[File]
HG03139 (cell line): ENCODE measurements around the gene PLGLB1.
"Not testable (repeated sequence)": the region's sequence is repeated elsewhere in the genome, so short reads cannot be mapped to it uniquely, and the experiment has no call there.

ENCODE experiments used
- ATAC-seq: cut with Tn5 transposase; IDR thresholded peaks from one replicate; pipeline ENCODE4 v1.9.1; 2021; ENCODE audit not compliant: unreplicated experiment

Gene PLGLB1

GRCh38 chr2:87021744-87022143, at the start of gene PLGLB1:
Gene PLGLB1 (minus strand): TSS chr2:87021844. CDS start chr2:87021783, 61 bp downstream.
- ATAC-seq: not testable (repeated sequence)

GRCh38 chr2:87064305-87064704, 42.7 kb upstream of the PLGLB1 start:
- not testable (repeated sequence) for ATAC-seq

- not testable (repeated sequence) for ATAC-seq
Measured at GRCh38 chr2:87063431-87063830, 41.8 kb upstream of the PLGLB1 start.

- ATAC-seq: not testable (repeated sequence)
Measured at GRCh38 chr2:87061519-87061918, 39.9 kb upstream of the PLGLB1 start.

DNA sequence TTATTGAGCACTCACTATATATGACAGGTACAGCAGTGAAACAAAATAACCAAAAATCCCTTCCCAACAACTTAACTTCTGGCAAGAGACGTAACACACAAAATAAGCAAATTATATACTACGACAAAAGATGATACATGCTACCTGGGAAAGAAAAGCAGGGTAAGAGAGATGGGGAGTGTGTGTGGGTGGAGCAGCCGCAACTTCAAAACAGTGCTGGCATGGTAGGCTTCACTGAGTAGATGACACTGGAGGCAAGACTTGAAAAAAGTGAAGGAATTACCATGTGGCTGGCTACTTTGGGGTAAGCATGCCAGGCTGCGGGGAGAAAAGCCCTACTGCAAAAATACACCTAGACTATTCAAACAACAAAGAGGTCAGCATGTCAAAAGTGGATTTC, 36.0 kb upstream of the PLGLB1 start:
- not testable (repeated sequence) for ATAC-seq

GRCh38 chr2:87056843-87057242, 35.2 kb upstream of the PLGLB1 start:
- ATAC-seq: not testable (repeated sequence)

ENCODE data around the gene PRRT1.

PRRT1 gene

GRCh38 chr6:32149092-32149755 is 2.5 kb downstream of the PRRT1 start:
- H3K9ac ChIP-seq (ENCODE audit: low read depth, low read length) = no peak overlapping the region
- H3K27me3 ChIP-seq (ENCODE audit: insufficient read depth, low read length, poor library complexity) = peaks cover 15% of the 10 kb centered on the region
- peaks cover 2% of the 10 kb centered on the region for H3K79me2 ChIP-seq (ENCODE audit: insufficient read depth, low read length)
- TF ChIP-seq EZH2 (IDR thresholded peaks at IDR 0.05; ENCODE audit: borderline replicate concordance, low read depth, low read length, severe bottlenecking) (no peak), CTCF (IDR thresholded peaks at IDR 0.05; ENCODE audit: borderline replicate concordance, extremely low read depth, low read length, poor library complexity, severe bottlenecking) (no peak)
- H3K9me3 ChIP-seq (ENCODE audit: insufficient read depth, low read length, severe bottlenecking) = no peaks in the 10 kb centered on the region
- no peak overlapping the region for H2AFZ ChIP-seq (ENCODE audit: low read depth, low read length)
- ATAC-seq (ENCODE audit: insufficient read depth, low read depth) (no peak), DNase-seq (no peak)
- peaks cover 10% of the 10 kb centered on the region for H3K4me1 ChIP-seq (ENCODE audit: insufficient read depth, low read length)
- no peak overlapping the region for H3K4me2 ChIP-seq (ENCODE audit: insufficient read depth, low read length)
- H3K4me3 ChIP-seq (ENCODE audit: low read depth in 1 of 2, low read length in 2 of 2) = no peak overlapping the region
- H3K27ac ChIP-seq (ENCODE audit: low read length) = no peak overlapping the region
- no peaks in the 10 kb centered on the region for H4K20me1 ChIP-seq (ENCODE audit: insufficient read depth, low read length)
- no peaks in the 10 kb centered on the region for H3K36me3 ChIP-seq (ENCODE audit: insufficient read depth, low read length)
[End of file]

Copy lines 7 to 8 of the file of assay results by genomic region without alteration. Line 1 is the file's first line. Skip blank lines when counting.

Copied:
Gene PLGLB1 (minus strand): TSS chr2:87021844. CDS start chr2:87021783, 61 bp downstream.
- ATAC-seq: not testable (repeated sequence)